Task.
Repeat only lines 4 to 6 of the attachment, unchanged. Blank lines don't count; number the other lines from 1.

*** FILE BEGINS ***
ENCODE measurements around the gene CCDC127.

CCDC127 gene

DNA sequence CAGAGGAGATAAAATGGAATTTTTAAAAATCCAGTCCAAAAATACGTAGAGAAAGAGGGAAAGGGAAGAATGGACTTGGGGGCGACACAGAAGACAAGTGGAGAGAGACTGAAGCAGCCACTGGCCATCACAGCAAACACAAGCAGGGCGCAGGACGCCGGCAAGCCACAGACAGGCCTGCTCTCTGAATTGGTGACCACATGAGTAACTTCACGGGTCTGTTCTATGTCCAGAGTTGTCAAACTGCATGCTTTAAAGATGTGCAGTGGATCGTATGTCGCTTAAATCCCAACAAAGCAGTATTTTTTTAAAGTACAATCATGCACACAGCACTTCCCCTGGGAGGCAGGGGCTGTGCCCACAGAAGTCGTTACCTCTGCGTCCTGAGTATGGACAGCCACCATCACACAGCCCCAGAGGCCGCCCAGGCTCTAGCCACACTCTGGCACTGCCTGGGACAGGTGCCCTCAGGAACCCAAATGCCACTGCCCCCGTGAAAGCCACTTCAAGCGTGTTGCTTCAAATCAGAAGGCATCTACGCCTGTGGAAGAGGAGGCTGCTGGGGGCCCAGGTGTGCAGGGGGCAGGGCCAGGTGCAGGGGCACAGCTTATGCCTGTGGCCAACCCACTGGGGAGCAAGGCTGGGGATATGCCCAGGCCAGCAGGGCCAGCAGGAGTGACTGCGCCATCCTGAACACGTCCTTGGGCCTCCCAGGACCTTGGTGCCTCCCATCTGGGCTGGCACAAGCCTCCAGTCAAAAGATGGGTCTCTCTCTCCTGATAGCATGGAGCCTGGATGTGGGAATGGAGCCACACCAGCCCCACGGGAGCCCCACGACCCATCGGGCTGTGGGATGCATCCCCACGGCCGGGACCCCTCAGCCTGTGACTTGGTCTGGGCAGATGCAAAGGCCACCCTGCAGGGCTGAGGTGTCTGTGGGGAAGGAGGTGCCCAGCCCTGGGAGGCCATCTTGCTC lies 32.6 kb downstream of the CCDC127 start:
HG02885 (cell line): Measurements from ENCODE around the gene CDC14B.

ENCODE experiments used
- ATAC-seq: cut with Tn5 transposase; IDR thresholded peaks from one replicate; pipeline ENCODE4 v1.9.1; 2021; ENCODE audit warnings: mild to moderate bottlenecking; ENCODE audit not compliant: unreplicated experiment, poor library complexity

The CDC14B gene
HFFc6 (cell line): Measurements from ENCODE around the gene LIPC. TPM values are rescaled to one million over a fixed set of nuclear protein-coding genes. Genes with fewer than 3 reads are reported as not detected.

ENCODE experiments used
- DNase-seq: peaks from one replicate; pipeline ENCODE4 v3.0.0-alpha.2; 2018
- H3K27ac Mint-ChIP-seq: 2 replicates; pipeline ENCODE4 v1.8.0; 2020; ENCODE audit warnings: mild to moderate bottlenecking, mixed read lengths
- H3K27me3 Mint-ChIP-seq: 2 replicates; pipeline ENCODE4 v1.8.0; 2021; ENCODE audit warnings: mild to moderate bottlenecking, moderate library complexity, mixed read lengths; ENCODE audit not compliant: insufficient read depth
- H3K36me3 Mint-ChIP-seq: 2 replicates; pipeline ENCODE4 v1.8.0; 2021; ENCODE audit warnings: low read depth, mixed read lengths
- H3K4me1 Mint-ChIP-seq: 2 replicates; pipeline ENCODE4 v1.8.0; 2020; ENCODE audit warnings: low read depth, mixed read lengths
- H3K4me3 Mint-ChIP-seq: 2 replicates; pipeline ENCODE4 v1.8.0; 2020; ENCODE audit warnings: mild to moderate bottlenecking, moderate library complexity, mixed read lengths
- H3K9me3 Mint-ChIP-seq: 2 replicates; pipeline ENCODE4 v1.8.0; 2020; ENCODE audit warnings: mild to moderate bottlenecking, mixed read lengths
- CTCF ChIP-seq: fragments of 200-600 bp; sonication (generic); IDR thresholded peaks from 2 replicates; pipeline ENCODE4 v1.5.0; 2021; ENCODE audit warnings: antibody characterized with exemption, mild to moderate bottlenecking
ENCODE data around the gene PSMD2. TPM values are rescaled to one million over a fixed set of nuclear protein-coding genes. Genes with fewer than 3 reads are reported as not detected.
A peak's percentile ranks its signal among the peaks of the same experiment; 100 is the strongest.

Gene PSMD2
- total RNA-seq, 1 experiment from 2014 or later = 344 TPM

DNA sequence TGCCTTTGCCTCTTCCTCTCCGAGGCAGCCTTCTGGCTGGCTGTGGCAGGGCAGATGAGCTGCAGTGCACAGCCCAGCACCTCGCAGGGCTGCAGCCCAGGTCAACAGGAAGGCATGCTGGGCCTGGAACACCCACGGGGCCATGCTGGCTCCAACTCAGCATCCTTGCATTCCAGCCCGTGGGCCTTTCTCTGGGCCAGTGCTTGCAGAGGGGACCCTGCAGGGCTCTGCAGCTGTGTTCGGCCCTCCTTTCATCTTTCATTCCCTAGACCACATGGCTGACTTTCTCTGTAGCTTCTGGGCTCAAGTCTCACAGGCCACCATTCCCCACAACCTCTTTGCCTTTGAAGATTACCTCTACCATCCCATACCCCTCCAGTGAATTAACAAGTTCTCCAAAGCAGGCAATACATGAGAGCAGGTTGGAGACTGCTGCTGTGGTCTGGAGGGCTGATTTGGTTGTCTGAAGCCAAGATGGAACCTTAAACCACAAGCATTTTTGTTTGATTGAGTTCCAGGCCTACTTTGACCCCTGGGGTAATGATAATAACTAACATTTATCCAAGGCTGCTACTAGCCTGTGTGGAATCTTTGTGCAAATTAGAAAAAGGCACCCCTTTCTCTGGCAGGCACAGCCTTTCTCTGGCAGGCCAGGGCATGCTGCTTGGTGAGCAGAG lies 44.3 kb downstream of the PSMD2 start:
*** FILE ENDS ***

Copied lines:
HG02885 (cell line): Measurements from ENCODE around the gene CDC14B.

ENCODE experiments used
- ATAC-seq: cut with Tn5 transposase; IDR thresholded peaks from one replicate; pipeline ENCODE4 v1.9.1; 2021; ENCODE audit warnings: mild to moderate bottlenecking; ENCODE audit not compliant: unreplicated experiment, poor library complexity